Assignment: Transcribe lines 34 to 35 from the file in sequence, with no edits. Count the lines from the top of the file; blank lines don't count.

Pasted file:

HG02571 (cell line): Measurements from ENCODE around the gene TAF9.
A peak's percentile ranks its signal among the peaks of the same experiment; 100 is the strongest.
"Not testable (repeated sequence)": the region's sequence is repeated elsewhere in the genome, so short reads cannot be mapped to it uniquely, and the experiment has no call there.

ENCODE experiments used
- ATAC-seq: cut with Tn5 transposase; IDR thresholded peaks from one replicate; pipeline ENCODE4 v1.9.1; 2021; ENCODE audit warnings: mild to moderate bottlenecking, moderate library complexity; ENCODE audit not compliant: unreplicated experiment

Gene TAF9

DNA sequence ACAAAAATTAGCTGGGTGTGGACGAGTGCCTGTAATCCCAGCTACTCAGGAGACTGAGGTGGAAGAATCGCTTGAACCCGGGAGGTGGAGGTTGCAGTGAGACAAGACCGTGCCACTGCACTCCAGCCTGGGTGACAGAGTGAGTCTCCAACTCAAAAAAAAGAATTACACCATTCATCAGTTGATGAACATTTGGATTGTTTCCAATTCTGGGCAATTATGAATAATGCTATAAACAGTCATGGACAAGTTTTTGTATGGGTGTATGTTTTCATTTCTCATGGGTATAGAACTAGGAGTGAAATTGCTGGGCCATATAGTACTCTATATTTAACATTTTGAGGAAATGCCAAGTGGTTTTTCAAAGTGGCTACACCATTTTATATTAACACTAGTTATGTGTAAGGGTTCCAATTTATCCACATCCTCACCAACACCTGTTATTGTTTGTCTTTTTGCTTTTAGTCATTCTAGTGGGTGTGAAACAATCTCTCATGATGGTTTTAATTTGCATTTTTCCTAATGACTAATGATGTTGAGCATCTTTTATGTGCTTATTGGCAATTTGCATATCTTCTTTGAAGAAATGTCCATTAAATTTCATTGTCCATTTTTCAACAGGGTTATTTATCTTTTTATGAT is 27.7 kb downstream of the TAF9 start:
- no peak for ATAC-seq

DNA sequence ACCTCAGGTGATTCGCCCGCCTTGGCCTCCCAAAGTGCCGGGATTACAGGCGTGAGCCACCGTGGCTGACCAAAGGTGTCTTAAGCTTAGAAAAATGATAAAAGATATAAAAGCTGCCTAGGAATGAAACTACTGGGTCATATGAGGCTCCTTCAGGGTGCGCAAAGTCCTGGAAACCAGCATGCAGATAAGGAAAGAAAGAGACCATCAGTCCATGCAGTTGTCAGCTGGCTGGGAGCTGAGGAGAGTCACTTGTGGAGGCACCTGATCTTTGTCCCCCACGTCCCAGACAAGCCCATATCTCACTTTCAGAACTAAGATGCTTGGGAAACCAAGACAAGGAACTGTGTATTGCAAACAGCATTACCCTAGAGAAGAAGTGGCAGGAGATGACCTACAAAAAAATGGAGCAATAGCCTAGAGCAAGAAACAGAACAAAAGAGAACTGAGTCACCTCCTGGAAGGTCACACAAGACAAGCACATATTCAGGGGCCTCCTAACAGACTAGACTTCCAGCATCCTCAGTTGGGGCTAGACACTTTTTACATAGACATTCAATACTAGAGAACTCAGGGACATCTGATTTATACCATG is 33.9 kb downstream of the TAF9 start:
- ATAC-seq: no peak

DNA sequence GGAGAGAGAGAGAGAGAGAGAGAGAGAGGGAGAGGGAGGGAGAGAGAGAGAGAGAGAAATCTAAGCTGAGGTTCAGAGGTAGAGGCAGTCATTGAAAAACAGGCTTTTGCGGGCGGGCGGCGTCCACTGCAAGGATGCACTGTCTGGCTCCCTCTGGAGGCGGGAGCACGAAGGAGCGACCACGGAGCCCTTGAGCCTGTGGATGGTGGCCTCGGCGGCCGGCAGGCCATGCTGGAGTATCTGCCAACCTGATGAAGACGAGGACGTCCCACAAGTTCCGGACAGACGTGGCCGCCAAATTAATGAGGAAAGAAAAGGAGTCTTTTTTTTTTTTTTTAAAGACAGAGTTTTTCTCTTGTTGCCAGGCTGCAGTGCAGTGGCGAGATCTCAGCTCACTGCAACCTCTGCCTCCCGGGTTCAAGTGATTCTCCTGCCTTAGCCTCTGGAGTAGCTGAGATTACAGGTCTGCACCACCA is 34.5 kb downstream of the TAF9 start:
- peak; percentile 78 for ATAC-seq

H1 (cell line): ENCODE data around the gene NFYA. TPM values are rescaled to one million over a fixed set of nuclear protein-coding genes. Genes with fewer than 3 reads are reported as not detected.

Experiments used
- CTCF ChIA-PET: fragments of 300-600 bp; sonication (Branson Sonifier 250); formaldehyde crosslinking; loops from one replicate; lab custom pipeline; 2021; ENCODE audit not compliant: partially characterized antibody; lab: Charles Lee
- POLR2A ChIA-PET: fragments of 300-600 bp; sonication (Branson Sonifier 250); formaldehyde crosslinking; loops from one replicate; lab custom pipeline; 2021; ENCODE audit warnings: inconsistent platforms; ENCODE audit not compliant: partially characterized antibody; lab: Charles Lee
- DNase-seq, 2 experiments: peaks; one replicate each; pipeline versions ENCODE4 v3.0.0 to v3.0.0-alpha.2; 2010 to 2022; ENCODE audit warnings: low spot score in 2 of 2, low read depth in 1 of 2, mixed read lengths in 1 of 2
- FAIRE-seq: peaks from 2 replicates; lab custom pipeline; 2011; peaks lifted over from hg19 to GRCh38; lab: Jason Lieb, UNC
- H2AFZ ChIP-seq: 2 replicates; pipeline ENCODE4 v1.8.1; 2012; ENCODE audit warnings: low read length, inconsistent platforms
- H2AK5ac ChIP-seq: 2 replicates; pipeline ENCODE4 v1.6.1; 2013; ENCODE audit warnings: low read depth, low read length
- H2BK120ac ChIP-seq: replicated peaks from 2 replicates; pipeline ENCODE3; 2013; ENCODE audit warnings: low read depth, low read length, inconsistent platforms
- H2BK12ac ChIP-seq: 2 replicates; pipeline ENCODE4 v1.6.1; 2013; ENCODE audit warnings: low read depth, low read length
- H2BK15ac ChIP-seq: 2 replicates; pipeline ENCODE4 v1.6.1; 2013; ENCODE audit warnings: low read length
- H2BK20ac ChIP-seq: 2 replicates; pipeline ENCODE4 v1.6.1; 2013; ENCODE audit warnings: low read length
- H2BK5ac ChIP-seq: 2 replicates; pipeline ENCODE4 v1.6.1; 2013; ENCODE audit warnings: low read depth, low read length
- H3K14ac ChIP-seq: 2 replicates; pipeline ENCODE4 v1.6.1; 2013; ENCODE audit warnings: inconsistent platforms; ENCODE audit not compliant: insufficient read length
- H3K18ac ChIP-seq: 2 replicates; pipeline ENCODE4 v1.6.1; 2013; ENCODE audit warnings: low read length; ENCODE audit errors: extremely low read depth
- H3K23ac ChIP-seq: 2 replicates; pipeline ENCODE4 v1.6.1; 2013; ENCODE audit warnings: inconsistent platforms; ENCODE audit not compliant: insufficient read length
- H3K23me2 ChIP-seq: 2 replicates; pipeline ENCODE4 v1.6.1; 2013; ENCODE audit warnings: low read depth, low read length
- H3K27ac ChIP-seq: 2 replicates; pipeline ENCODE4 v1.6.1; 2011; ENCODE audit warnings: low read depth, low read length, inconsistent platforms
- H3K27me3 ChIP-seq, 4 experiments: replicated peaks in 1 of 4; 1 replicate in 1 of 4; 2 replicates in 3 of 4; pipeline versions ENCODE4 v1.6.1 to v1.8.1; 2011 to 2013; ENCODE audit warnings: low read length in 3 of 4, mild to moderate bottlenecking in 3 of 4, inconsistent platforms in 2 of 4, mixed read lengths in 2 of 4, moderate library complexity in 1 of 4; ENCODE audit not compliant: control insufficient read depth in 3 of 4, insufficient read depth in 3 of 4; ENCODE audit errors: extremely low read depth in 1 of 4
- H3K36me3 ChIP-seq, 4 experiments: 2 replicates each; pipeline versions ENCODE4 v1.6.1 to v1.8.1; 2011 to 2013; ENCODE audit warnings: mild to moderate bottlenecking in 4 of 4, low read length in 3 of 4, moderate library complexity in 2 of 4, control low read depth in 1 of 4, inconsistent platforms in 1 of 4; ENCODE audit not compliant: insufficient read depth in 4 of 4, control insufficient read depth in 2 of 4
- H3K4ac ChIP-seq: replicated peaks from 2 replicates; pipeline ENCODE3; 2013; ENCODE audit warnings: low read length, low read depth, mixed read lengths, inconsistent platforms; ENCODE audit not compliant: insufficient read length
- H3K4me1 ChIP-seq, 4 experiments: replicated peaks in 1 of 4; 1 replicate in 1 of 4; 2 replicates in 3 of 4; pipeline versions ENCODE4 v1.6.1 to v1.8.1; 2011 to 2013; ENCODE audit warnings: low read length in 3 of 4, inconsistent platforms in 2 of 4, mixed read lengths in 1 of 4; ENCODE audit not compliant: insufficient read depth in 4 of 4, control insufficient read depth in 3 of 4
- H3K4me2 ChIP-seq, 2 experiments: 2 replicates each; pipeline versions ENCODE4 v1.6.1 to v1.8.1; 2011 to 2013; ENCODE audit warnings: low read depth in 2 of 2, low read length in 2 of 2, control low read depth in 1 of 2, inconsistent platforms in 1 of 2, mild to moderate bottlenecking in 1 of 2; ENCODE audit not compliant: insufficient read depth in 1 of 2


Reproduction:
- H3K4me1 ChIP-seq, 4 experiments: replicated peaks in 1 of 4; 1 replicate in 1 of 4; 2 replicates in 3 of 4; pipeline versions ENCODE4 v1.6.1 to v1.8.1; 2011 to 2013; ENCODE audit warnings: low read length in 3 of 4, inconsistent platforms in 2 of 4, mixed read lengths in 1 of 4; ENCODE audit not compliant: insufficient read depth in 4 of 4, control insufficient read depth in 3 of 4
- H3K4me2 ChIP-seq, 2 experiments: 2 replicates each; pipeline versions ENCODE4 v1.6.1 to v1.8.1; 2011 to 2013; ENCODE audit warnings: low read depth in 2 of 2, low read length in 2 of 2, control low read depth in 1 of 2, inconsistent platforms in 1 of 2, mild to moderate bottlenecking in 1 of 2; ENCODE audit not compliant: insufficient read depth in 1 of 2